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In the wake of the Great Recession and on the heels of a heady bull market, many investors wouldn't mind a little hand holding from a pro.
That's where a financial advisor often comes in. Those with certification can provide a range of financial advice from budgeting to estate planning. (You also don't have to be a millionaire to afford one.) There may be an even greater impetus to find a qualified professional now with the fate of the Department of Labor's investor protection rule in limbo.
The catch: There aren't enough to meet demand.
There are about 76,000 certified financial planners (CFPs) in the U.S. now, but there's room for more. In fact, financial advisors, in general, are one of the most in-demand positions, according to a recent CareerCast report on the toughest jobs to fill.
Given "how turbulent things can turn quickly, people are starting to plan more aggressively in case something else happens," said Kyle Kensing, CareerCast's online content editor.
To better manage periods of extreme market volatility, some advisory firms, including Betterment and Charles Schwab, are already beefing up the number of advisors on hand to enhance their automated investing services for clients.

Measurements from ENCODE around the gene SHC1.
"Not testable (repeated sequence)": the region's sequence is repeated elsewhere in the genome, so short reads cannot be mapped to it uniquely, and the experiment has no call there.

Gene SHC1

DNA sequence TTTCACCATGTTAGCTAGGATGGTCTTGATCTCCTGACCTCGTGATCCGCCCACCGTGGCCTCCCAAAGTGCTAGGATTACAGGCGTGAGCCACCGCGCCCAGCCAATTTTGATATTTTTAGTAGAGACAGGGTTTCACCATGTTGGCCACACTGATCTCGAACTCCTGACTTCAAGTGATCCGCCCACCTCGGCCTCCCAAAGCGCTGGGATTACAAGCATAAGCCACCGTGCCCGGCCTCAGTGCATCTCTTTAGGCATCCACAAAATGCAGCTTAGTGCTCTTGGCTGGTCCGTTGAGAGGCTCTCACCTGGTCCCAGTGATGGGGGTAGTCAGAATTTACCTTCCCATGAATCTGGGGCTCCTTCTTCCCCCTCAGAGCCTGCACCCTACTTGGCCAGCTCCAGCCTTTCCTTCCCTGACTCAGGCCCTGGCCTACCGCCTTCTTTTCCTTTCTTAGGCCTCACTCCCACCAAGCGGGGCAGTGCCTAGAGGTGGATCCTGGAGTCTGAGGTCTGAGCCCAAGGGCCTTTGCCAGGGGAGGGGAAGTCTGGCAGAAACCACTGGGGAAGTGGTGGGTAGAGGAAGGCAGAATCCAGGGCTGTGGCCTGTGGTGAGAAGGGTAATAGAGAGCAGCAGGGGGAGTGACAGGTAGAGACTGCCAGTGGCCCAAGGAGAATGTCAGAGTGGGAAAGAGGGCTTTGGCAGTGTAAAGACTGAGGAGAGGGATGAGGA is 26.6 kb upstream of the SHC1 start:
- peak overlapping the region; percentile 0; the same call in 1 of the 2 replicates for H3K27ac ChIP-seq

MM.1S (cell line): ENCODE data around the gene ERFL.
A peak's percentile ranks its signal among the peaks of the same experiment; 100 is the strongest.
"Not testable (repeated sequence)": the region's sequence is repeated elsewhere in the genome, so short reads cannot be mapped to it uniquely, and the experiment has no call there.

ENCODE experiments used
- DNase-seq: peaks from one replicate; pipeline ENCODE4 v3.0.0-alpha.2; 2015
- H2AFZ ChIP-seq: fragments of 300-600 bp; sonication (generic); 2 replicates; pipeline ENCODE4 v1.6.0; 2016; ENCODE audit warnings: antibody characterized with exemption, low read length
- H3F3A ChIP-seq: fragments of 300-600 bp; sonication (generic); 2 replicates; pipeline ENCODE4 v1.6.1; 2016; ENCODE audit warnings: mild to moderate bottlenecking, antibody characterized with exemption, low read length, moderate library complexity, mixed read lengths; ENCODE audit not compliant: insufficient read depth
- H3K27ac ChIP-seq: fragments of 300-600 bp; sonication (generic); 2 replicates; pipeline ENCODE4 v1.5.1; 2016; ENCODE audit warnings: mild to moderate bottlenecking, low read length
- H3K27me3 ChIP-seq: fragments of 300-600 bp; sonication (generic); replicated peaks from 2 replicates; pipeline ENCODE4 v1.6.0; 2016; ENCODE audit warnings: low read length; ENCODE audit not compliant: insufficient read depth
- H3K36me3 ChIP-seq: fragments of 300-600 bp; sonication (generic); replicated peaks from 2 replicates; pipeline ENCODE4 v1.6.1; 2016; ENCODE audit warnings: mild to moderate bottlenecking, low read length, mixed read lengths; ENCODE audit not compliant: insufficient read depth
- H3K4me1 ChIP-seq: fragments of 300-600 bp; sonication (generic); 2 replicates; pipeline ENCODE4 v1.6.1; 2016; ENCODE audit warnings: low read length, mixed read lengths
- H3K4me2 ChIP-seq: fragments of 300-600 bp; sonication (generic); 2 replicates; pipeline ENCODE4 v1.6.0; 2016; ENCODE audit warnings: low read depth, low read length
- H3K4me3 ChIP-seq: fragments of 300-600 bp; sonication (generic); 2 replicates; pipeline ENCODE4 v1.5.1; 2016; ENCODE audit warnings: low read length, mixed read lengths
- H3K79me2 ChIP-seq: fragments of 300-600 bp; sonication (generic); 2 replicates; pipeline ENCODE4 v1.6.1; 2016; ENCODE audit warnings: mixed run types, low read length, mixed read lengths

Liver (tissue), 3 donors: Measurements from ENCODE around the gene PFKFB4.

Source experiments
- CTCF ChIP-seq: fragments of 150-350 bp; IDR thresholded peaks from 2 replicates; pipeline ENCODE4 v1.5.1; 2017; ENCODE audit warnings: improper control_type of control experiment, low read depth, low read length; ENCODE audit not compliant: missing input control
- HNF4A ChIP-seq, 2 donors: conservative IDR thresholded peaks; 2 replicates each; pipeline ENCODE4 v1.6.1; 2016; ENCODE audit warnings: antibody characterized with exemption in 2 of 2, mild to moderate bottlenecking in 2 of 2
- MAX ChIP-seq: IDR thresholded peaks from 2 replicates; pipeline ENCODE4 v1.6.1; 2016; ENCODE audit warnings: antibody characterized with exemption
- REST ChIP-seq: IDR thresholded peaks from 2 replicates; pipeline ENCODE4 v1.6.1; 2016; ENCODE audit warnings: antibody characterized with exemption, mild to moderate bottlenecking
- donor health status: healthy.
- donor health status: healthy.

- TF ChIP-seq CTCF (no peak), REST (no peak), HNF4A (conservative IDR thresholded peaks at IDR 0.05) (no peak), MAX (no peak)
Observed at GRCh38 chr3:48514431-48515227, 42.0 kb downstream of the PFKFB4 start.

But the greatest challenge many hiring managers face is finding applicants with the necessary skills, Kensing said.
For finance and business graduates, "it's not necessarily a career that jumps out at you," Kensing said. Still, "it's one where you can make good money and have a lot of opportunity," he said.
"We do have a gap in our profession because many advisors are retiring and the pipeline isn't keeping up with the pace of those aging out of the workforce," said Shannon Pike, a CFP at Tanglewood Legacy Advisors in Houston and president of the Financial Planning Association.
Industrywide, financial advisors have a 30 percent growth outlook, well above average, and an annual median salary of $89,160, according to the Bureau of Labor Statistics.
Still, 75 percent of people who primarily work with a financial advisor said they were pleased, according to a separate survey by the Financial Planning Association and Investopedia.